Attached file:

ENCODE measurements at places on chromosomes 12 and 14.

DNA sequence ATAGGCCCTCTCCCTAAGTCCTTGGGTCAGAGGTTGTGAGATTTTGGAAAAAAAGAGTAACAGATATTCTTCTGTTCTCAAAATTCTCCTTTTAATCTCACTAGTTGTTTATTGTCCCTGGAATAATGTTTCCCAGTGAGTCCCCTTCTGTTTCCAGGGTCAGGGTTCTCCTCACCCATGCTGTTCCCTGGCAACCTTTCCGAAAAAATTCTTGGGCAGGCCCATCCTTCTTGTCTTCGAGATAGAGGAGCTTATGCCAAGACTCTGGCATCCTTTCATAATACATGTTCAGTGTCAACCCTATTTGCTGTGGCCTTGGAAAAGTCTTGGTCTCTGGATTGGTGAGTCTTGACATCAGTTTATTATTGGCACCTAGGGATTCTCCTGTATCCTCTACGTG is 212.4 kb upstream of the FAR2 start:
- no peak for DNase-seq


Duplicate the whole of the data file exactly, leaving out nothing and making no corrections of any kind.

ENCODE measurements at places on chromosomes 12 and 14.

DNA sequence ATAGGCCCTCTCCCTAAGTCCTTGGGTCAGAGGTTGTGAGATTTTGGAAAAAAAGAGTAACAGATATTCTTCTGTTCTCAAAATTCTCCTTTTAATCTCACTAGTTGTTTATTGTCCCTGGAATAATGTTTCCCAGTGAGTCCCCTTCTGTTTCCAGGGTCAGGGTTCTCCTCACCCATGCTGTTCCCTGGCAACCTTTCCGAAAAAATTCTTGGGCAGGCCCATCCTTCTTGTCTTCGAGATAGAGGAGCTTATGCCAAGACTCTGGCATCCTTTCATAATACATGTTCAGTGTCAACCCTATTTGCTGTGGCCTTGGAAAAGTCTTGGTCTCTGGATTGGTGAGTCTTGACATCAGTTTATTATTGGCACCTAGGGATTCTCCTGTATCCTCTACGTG is 212.4 kb upstream of the FAR2 start:
- no peak for DNase-seq